Pitcher Josh Stephan Excited To Join Rangers Minor League System
Josh Stephan grew up loving the Texas Rangers baseball team. And, like many youngsters, he dreamed of one day wearing that uniform and being a hero to all of their fans.
The recent South Grand Prairie graduate and right-handed pitcher moved a step closer to that reality this month as he signed a free agent contract to play in the team’s minor league system. Of course, with professional baseball being on hiatus because of COVID-19, the dream of actually playing is still just that for the moment, but the excitement is very real.
“Me and my dad always went to the games a couple hours early to watch batting practice and go down to the bullpen and watch the starting pitcher warm up. It’s crazy how I grew up watching them, and to be in their organization, I feel accomplished, but the job isn’t done,” Stephan said. “It’s weird knowing I grew up watching the Rangers, and for my friends and family to be there watching, it would be so cool.”
College Is On Hold…For Now
Calling it, “a great opportunity to pursue my dream,” Stephan signed a seven-year rookie contract with a signing bonus of $20,000. Also, his college education will be paid for in full.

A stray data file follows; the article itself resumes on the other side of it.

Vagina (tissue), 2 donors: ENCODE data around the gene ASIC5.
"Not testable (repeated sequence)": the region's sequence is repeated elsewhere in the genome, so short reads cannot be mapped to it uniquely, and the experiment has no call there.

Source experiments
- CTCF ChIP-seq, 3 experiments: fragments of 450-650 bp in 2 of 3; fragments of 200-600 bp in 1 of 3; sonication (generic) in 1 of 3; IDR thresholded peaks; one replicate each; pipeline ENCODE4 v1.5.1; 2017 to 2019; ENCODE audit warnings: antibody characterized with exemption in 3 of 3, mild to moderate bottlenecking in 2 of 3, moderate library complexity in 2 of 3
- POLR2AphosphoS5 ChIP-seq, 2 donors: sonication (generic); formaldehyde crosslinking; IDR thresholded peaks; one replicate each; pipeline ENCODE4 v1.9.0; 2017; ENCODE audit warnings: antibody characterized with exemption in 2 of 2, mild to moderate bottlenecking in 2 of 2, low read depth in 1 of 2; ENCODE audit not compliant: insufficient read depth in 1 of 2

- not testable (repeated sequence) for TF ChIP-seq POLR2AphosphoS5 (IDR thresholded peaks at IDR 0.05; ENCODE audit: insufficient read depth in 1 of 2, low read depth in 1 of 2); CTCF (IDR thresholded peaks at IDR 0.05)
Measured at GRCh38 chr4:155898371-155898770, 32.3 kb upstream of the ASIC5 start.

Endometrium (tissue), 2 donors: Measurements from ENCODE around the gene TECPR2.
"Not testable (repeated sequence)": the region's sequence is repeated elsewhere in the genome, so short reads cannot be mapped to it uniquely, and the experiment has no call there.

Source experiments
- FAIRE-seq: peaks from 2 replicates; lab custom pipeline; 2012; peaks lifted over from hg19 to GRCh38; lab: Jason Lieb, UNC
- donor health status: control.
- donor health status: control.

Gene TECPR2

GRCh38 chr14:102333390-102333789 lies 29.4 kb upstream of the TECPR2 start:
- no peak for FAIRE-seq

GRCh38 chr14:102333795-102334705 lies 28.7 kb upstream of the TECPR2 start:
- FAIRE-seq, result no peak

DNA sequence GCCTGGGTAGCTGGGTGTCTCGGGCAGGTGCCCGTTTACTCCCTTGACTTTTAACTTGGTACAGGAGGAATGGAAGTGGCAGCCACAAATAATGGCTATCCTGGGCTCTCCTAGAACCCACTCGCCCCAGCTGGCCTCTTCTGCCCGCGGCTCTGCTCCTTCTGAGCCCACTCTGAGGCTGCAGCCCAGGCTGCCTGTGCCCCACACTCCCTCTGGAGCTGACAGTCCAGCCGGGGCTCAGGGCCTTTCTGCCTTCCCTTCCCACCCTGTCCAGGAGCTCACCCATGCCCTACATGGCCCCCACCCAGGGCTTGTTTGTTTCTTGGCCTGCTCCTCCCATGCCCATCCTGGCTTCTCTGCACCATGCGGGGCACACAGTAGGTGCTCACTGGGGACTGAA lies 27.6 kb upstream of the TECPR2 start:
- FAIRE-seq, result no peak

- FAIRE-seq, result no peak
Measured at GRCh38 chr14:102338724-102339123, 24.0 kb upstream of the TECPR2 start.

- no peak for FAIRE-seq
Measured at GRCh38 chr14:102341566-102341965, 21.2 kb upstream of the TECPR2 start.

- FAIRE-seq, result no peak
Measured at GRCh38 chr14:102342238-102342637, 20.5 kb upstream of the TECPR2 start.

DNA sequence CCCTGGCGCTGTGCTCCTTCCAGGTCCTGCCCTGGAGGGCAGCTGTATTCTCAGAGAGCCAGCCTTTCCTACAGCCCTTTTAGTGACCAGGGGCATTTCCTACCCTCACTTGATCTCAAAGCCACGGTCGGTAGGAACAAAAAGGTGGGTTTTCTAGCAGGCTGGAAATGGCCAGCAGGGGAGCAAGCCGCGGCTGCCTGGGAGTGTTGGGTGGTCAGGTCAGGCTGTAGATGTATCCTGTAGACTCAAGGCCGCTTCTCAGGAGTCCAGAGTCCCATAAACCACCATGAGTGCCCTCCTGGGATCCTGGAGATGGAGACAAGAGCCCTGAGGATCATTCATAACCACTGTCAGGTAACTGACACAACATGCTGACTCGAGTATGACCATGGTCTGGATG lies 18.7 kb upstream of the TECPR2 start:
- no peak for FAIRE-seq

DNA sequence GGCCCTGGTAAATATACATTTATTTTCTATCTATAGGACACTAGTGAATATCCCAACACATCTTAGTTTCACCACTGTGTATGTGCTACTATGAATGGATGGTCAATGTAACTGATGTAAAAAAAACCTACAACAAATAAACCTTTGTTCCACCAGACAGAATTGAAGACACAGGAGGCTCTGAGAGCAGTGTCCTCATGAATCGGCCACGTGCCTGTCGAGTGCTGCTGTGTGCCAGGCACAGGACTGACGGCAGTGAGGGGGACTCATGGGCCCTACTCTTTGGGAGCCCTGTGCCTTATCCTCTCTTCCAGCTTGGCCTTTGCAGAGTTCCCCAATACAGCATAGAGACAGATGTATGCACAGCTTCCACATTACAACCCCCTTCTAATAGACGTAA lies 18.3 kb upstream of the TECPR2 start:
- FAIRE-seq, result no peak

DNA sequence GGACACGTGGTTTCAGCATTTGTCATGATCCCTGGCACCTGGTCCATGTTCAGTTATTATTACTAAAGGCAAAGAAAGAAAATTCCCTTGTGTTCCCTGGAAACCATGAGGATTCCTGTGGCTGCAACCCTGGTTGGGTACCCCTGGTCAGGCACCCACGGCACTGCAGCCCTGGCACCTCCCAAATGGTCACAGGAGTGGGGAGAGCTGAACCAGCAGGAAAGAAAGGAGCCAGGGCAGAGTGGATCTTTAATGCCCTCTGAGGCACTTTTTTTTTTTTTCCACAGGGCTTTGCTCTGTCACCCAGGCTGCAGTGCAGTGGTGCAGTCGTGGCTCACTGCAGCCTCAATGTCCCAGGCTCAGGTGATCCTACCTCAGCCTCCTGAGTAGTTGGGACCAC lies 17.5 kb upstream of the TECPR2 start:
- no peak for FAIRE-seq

Coming out of South Grand Prairie, which was 13-1 at the time of the COVID-19 shutdown, Stephan originally planned to play for Stephen F. Austin University next season. Then, the Rangers came calling.
“I decided to forego playing at Stephen F. Austin, even though it is a great program and has had a lot of success with very great coaches. But opportunities aren’t given to everyone like this, and it just makes it easier for my parents not having to pay a dime for college,” he said.
“After I hang up the cleats or decide to start my college experience at Texas A&M, whether it is online or at the university, it is completely paid for by the MLB. That was a major thing for me and my decision, because my mom always preaches on you can’t play baseball your whole life.”
Talent will take Stephan far
But he does have the talent to play for a long time, South Grand Prairie Coach Art Sonato said.
“Scouts call his arm action loose and effortless, and it is. He still has some physical maturing to do. He is going to add muscle and strength, so he projects to throw the ball harder as he gets older,” Sonato said. “In 14 innings pitched this spring he had 20 strikeouts and only one walk. So he already has good command. Usually kids are drafted with high velocity and the hope is to harness the control. Josh is the opposite.”
And while he has no idea when or if he will report to his minor league this season, Stephan is continuing to work hard for when the time does come.
“I have a lot of weights and a rack out in my garage, so I am very fortunate to not have to go to a gym. I can just walk outside and get my work in,” he said.
Sonato also praised Stephan’s leadership ability, albeit a quiet leader.
“He served as a great example for our younger players to emulate. He went out and got his work in very business-like. When our season was shut down he was also our leading hitter with a .500 batting average,” Sonato said. “”I believe he was going to be a key piece to a potential long playoff run for us this season.””